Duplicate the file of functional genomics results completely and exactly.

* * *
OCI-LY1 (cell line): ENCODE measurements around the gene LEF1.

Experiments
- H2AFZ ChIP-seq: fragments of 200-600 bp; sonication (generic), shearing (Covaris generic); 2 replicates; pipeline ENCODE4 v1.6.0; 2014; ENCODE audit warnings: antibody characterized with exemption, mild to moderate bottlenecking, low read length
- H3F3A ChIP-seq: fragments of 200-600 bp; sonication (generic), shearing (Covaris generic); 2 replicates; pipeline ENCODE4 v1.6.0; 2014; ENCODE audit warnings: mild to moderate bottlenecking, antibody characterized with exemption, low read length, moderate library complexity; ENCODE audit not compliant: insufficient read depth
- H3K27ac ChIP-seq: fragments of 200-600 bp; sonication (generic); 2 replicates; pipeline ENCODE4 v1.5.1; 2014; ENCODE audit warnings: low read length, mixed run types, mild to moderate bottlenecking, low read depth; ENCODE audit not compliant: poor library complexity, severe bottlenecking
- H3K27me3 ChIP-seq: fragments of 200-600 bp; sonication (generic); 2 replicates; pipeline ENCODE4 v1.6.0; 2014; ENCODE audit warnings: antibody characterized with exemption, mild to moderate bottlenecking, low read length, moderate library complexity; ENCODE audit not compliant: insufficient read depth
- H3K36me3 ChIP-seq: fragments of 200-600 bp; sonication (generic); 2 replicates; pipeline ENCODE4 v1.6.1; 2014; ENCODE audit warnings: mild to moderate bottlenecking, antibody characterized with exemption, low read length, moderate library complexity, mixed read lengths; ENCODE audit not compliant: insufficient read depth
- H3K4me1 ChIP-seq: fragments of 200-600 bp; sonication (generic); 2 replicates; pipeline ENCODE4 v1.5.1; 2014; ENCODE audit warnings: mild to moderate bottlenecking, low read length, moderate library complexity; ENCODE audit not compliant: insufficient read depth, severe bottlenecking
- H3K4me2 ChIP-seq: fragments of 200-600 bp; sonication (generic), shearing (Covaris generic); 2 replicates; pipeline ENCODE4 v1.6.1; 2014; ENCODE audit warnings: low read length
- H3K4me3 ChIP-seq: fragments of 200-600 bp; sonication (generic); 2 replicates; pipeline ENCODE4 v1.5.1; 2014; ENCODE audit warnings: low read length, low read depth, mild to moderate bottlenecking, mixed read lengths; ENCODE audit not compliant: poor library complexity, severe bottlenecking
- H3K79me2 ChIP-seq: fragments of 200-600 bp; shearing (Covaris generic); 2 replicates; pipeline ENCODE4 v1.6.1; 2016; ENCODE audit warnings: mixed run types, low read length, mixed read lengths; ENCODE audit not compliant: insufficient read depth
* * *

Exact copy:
OCI-LY1 (cell line): ENCODE measurements around the gene LEF1.

Experiments
- H2AFZ ChIP-seq: fragments of 200-600 bp; sonication (generic), shearing (Covaris generic); 2 replicates; pipeline ENCODE4 v1.6.0; 2014; ENCODE audit warnings: antibody characterized with exemption, mild to moderate bottlenecking, low read length
- H3F3A ChIP-seq: fragments of 200-600 bp; sonication (generic), shearing (Covaris generic); 2 replicates; pipeline ENCODE4 v1.6.0; 2014; ENCODE audit warnings: mild to moderate bottlenecking, antibody characterized with exemption, low read length, moderate library complexity; ENCODE audit not compliant: insufficient read depth
- H3K27ac ChIP-seq: fragments of 200-600 bp; sonication (generic); 2 replicates; pipeline ENCODE4 v1.5.1; 2014; ENCODE audit warnings: low read length, mixed run types, mild to moderate bottlenecking, low read depth; ENCODE audit not compliant: poor library complexity, severe bottlenecking
- H3K27me3 ChIP-seq: fragments of 200-600 bp; sonication (generic); 2 replicates; pipeline ENCODE4 v1.6.0; 2014; ENCODE audit warnings: antibody characterized with exemption, mild to moderate bottlenecking, low read length, moderate library complexity; ENCODE audit not compliant: insufficient read depth
- H3K36me3 ChIP-seq: fragments of 200-600 bp; sonication (generic); 2 replicates; pipeline ENCODE4 v1.6.1; 2014; ENCODE audit warnings: mild to moderate bottlenecking, antibody characterized with exemption, low read length, moderate library complexity, mixed read lengths; ENCODE audit not compliant: insufficient read depth
- H3K4me1 ChIP-seq: fragments of 200-600 bp; sonication (generic); 2 replicates; pipeline ENCODE4 v1.5.1; 2014; ENCODE audit warnings: mild to moderate bottlenecking, low read length, moderate library complexity; ENCODE audit not compliant: insufficient read depth, severe bottlenecking
- H3K4me2 ChIP-seq: fragments of 200-600 bp; sonication (generic), shearing (Covaris generic); 2 replicates; pipeline ENCODE4 v1.6.1; 2014; ENCODE audit warnings: low read length
- H3K4me3 ChIP-seq: fragments of 200-600 bp; sonication (generic); 2 replicates; pipeline ENCODE4 v1.5.1; 2014; ENCODE audit warnings: low read length, low read depth, mild to moderate bottlenecking, mixed read lengths; ENCODE audit not compliant: poor library complexity, severe bottlenecking
- H3K79me2 ChIP-seq: fragments of 200-600 bp; shearing (Covaris generic); 2 replicates; pipeline ENCODE4 v1.6.1; 2016; ENCODE audit warnings: mixed run types, low read length, mixed read lengths; ENCODE audit not compliant: insufficient read depth